Many Americans are quickly losing faith in big banks and the financial industry in general and the scandals and weekly bank failures are not helping. Fortune Magazine just came out with three indicators that middle-class Americans may slowly and subtly begin to opt out of banking services.
1. Withdrawing from Retirement
About 22% of people with retirement funds had an outstanding loan against their retirement, according to a Fidelity Investments report. Fidelity also reported that 2.2% more individuals withdrew from their 401(k)s this past quarter than during the same period a year earlier. Also, 45% of those that withdrew money last year due to hardship withdrew again this year for similar reasons.
When you take out a loan against your retirement, you do not need a proven financial plan and there is a limit to the amount you can receive. An increase in the number of Americans taking out a loan against their own retirement funds is an indicator of the drift away from banks. The reason for this indication is loans are repaid back into your own retirement as opposed to the bank. Either way, it is never beneficial to pull from your retirement. But in the face of unexpected hardship, it sometimes can be unavoidable.
2. Private Funding Becomes More Popular
Some of the country’s biggest corporations are beginning to shift away from using big banks as they diversify their funding by turning to investors for loans. The Financial Times pointed out the growth in private placement deals, which indicates that banks are trying to avoid adding loans to their balance sheets. In the past, smaller organizations typically have favored going to investors directly in order to build better relationships, but now multinational companies are following suit as well. This doesn’t mean that banks are completely out of luck, as these private placements still sometimes utilize banks as facilitators.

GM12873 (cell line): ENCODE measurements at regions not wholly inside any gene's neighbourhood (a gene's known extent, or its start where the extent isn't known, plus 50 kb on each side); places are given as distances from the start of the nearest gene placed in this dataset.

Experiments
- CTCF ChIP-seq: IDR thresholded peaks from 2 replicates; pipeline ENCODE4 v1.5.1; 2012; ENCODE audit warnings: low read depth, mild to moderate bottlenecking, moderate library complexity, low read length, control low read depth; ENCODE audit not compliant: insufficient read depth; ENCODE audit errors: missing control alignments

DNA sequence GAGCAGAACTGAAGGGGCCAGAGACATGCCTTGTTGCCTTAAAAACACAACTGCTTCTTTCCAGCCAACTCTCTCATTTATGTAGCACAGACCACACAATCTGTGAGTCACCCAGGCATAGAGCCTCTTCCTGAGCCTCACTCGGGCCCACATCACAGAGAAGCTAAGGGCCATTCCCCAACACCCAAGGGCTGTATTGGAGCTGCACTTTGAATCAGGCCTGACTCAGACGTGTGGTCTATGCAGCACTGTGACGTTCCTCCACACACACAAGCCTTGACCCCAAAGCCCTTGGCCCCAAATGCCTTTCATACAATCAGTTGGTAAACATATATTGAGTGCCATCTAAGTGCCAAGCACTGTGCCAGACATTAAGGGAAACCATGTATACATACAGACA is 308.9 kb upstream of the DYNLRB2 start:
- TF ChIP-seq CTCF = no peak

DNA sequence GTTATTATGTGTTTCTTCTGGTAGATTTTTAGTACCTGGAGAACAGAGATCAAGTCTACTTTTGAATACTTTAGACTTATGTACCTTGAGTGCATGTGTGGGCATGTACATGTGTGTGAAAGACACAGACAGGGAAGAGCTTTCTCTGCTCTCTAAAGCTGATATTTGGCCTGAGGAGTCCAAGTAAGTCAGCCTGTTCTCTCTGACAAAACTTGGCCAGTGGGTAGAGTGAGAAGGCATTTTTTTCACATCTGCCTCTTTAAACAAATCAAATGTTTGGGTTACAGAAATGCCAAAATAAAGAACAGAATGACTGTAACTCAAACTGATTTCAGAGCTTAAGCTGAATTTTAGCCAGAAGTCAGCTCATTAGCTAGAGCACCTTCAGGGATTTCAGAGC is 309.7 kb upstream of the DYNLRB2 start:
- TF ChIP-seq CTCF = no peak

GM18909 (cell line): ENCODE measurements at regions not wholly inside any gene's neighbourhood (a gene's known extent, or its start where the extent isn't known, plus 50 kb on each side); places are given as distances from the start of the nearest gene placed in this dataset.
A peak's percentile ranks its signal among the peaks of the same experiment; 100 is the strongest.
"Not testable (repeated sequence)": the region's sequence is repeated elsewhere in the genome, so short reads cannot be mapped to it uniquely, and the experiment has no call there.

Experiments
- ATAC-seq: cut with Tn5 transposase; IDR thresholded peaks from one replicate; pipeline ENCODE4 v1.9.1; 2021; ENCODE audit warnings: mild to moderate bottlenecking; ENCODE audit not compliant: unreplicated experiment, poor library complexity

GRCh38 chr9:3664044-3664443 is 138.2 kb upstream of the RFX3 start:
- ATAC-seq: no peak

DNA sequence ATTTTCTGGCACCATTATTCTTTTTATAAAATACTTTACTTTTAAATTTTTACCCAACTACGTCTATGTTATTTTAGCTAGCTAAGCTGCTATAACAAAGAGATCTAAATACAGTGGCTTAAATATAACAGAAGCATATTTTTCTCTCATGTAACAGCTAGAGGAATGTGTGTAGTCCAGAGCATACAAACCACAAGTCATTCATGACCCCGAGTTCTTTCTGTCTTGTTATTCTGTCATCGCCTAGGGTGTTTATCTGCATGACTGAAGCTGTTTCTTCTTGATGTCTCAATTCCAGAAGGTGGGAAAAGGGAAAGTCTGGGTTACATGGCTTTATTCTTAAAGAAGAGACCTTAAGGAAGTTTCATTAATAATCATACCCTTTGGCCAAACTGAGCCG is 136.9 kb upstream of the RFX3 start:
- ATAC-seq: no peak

3. Friends and Neighbor Funding
Since many lenders have gotten more strict about to whom they choose to lend, more people are turning to friends and family for loans. The rising costs of having a credit card and the increasing difficulty of obtaining a loan makes peer-to-peer lending an option that more Americans are willing to explore. Now, with retail banking firms like Mango Financial people who are not seeking traditional banking services are finding ways to still get the services they need without turning to payday loan processors. Not only are the increases in out-of-bank lending an indicator of a shift away from traditional banking, but figures released by the FDIC also showed the large number of unbanked and underbanked citizens in the U.S.
These trends and theories do not necessarily predict Americans will completely turn away from banks, as many are still storing their money in banking institutions. Having barely survived the financial crisis, some banks are struggling. When the industry and economy turn around, those citizens considering leaving traditional banking could have a change of heart.